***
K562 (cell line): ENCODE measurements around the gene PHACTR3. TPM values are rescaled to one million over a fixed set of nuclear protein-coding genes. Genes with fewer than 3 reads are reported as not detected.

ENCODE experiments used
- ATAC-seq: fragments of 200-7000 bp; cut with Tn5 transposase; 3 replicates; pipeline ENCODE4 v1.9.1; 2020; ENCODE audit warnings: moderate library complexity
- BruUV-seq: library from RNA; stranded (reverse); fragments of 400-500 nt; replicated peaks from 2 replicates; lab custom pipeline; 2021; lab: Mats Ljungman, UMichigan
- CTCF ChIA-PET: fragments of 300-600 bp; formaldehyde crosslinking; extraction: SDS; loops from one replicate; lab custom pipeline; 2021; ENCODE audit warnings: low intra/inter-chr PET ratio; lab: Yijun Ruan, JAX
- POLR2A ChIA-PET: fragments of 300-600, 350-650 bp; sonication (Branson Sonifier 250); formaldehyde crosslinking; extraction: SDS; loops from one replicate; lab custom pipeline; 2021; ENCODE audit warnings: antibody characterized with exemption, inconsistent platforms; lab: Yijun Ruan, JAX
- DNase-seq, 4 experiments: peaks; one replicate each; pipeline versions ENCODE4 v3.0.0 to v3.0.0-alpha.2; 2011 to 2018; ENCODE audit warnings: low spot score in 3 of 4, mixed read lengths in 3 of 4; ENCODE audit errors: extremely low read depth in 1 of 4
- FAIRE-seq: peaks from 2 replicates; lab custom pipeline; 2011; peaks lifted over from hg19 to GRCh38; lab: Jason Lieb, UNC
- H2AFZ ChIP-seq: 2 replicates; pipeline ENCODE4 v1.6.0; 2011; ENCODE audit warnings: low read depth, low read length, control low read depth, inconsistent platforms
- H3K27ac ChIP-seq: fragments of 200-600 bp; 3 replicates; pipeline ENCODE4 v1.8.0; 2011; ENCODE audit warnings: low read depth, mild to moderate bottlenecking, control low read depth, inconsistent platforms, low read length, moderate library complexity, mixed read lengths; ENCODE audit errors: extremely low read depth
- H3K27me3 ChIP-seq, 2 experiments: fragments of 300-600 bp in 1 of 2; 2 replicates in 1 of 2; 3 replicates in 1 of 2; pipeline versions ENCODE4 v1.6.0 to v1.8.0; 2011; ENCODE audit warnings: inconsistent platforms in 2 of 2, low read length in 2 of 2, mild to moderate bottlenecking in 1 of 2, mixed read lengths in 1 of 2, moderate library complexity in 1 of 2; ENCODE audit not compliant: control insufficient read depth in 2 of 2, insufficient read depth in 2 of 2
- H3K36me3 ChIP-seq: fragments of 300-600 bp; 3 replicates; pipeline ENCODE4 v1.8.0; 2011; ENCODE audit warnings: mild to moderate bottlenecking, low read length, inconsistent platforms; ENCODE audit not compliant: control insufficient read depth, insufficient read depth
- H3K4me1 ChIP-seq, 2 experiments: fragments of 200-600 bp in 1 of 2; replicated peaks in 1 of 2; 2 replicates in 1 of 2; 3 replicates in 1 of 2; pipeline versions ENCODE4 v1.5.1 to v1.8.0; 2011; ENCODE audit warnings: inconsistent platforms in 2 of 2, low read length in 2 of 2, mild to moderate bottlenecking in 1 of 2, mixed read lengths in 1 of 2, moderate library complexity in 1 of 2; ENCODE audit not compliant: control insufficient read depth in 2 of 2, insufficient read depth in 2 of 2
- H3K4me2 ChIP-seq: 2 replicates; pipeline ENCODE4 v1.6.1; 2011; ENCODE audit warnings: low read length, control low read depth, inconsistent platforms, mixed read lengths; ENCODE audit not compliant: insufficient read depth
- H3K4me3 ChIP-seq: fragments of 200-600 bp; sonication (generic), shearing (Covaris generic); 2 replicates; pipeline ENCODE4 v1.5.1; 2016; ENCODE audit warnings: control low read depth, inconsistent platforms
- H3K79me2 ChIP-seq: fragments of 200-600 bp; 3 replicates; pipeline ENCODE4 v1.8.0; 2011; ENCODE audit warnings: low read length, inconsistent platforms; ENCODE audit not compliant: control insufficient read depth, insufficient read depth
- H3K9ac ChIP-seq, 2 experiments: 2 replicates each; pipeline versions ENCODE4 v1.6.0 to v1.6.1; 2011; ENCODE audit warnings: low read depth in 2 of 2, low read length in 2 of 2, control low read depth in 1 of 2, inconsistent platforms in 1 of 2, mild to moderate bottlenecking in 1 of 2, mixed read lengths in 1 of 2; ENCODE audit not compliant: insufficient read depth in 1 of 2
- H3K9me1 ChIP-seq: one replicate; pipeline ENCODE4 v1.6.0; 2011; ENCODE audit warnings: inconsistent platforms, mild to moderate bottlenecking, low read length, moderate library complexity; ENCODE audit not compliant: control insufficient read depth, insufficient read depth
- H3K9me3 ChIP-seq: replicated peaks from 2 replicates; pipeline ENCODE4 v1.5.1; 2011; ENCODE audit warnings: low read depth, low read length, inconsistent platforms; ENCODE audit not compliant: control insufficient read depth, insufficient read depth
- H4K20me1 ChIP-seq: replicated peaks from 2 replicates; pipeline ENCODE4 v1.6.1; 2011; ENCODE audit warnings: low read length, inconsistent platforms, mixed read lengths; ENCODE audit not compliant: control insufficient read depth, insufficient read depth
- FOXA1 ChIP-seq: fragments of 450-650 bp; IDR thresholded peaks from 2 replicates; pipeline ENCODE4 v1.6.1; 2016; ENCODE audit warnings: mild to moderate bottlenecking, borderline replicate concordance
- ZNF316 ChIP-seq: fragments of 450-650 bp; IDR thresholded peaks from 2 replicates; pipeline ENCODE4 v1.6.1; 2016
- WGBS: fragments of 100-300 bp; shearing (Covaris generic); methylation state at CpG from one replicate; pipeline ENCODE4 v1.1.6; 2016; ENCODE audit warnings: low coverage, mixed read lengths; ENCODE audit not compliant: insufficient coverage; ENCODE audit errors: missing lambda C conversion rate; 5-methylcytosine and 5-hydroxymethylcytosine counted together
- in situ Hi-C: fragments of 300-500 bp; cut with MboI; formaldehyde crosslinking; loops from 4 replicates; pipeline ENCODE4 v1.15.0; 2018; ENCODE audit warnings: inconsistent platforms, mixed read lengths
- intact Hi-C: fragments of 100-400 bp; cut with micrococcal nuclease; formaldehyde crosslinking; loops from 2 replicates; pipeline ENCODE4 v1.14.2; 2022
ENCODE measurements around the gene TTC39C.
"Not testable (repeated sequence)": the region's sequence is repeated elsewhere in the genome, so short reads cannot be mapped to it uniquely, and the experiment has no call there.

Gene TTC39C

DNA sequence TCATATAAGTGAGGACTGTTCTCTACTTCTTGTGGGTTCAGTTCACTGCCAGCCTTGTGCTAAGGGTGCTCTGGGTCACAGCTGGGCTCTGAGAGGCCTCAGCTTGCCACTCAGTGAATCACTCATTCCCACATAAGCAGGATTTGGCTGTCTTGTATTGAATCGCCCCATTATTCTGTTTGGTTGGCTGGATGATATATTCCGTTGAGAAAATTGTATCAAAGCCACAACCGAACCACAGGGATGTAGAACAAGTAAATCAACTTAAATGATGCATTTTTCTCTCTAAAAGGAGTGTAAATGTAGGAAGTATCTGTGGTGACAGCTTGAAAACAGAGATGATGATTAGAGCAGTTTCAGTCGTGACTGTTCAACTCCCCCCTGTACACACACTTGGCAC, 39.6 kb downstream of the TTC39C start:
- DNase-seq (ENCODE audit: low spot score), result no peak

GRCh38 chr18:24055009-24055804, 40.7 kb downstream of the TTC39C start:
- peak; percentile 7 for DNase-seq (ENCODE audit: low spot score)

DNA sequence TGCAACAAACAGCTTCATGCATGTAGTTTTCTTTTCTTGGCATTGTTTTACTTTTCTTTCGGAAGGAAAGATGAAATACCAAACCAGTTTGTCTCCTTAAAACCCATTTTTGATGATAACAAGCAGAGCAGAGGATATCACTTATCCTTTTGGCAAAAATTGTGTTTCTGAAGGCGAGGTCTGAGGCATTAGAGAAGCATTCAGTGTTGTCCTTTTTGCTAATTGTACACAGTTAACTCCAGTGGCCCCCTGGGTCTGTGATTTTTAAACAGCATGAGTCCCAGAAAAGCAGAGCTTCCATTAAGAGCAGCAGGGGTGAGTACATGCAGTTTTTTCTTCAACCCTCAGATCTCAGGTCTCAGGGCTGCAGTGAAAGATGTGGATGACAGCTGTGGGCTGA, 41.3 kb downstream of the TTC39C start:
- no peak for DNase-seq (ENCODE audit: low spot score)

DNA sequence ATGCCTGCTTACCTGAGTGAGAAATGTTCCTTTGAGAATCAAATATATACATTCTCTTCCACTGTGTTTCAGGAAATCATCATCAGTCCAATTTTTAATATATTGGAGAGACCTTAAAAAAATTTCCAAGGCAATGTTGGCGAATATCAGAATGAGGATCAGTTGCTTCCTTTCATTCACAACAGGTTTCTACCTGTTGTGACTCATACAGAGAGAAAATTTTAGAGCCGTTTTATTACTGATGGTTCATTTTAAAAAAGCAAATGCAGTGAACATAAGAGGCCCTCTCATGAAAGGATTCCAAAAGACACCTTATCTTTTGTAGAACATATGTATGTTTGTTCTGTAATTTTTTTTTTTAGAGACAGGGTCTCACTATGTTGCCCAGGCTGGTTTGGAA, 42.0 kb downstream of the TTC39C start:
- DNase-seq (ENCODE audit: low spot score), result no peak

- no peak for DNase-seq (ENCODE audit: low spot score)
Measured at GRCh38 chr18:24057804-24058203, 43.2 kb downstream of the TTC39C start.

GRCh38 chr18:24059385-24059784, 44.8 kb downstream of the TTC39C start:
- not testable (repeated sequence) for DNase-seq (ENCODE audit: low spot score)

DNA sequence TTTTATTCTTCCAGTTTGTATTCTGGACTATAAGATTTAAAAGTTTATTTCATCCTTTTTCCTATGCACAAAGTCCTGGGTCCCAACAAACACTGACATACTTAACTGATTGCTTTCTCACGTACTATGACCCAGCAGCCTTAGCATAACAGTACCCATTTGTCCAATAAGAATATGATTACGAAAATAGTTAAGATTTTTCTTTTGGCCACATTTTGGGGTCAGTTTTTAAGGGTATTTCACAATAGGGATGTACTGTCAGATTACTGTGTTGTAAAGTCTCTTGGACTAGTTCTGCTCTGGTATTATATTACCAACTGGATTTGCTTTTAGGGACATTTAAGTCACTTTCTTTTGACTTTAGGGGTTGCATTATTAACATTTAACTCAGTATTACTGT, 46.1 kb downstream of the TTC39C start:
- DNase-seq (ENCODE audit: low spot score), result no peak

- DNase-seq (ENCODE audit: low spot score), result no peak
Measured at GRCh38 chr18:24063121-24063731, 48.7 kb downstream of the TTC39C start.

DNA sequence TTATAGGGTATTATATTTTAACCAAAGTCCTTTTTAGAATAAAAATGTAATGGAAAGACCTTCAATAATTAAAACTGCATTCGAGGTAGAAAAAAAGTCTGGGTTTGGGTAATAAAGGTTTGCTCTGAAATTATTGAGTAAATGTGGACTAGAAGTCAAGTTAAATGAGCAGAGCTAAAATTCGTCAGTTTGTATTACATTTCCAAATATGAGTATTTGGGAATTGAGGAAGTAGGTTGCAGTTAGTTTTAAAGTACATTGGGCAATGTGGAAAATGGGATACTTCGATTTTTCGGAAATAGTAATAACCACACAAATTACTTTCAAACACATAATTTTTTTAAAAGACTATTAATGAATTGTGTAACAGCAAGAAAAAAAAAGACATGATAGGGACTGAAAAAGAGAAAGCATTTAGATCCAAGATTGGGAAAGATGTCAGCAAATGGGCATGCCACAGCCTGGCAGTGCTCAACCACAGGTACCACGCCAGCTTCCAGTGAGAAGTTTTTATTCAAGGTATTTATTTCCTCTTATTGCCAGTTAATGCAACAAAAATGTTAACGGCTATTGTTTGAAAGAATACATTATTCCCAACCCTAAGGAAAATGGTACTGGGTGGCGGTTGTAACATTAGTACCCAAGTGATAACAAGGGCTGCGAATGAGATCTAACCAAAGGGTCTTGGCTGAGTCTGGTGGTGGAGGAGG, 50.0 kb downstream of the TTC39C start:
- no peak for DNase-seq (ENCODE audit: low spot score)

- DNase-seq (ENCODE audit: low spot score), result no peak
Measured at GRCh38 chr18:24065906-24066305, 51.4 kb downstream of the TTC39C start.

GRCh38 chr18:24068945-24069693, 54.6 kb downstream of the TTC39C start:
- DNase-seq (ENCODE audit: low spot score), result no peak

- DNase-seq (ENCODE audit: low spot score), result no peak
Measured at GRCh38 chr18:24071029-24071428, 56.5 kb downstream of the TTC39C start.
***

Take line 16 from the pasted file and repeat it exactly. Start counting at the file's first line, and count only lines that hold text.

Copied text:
- H3K79me2 ChIP-seq: fragments of 200-600 bp; 3 replicates; pipeline ENCODE4 v1.8.0; 2011; ENCODE audit warnings: low read length, inconsistent platforms; ENCODE audit not compliant: control insufficient read depth, insufficient read depth